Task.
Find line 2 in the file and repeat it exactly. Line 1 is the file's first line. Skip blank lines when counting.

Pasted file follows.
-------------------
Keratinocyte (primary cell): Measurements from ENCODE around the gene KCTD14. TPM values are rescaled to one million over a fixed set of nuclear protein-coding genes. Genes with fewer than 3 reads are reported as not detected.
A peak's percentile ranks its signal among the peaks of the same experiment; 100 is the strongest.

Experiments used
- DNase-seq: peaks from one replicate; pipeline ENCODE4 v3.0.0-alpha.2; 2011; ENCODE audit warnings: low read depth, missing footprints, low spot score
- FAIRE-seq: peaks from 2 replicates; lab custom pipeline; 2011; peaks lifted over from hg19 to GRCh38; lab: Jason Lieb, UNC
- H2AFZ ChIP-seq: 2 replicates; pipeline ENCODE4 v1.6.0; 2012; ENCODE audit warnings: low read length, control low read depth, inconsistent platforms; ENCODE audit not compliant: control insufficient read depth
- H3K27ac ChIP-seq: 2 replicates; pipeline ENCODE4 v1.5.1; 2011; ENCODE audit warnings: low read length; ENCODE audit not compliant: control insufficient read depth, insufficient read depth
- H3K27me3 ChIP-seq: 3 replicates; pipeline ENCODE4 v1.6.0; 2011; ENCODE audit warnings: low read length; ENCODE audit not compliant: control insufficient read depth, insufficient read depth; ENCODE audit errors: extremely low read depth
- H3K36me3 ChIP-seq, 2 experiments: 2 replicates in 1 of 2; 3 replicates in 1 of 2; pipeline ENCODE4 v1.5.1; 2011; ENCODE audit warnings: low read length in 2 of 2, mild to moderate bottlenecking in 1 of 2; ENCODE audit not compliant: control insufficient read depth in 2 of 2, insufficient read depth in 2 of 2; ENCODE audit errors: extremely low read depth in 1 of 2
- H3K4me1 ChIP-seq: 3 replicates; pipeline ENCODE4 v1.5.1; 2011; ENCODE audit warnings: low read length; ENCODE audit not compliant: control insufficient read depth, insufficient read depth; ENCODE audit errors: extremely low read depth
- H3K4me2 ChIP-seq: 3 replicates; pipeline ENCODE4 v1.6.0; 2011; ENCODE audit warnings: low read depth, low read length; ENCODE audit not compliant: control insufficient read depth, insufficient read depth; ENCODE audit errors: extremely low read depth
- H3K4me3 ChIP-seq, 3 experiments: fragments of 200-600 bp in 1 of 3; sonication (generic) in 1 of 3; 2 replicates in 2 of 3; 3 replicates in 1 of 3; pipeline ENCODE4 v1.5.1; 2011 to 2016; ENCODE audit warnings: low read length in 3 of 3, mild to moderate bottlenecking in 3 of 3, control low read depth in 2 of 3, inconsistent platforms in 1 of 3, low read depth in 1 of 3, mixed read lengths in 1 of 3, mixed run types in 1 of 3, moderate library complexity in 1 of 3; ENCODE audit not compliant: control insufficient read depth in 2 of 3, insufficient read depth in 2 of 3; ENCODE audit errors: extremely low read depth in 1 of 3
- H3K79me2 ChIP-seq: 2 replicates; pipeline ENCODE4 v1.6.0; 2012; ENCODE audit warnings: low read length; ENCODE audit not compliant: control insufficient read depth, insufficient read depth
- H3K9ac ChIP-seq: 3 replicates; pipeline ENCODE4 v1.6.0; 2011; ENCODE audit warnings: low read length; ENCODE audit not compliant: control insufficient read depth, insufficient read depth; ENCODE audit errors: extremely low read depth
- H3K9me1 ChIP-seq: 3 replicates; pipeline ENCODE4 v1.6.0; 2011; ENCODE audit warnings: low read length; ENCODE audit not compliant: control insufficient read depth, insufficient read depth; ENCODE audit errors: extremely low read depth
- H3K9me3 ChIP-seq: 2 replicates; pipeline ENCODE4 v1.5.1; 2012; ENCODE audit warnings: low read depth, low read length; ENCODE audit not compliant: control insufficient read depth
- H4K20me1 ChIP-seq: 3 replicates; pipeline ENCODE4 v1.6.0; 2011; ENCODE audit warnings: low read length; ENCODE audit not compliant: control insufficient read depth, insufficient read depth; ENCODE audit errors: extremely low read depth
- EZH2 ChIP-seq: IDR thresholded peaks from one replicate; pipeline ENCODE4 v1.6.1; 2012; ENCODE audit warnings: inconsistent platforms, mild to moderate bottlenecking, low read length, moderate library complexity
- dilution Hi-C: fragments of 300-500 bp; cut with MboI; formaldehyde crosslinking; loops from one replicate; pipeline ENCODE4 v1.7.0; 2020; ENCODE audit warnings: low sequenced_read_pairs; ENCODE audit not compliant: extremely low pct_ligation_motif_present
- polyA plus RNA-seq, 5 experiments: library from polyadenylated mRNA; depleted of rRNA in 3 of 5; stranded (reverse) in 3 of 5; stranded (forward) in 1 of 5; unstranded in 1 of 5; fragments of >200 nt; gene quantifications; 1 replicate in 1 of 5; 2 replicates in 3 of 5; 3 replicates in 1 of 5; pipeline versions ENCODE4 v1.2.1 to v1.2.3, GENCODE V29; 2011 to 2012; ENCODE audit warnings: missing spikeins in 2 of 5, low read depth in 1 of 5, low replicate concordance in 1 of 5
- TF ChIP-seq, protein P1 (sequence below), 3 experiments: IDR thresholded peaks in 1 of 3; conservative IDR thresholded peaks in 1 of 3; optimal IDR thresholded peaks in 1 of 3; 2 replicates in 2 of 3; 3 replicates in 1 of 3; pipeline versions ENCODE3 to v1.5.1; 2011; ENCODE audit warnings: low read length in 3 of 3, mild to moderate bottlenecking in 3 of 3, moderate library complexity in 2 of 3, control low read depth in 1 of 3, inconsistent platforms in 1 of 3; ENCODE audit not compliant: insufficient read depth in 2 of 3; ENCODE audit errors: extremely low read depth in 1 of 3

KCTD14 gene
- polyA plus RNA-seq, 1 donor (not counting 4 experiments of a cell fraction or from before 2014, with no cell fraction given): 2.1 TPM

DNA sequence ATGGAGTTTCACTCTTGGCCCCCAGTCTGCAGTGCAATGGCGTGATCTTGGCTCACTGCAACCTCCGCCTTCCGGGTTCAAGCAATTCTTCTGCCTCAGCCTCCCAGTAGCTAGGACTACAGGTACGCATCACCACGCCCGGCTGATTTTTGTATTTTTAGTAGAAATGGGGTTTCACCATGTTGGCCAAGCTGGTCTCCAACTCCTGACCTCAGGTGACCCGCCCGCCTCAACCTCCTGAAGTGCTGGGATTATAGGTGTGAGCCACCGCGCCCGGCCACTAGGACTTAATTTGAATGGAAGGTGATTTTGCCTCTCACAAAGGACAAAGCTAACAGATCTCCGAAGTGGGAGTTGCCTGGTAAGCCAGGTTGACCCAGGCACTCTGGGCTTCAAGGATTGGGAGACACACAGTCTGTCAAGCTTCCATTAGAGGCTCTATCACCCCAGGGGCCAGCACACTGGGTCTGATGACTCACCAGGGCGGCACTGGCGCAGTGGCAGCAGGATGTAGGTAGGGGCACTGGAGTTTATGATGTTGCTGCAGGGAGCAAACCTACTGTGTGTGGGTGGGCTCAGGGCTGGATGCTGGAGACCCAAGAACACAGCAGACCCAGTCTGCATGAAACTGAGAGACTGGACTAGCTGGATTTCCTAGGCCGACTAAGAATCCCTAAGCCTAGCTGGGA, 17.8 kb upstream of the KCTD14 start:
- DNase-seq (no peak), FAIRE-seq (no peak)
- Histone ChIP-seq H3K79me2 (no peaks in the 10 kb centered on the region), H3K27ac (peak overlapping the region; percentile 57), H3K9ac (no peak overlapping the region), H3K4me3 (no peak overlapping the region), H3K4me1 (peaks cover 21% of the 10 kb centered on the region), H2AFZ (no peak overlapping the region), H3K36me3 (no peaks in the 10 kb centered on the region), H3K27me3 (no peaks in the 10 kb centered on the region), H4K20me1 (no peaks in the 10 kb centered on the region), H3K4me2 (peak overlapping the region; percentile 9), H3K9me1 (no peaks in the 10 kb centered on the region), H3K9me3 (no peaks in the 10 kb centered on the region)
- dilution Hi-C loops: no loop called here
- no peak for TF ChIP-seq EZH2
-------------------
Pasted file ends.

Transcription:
A peak's percentile ranks its signal among the peaks of the same experiment; 100 is the strongest.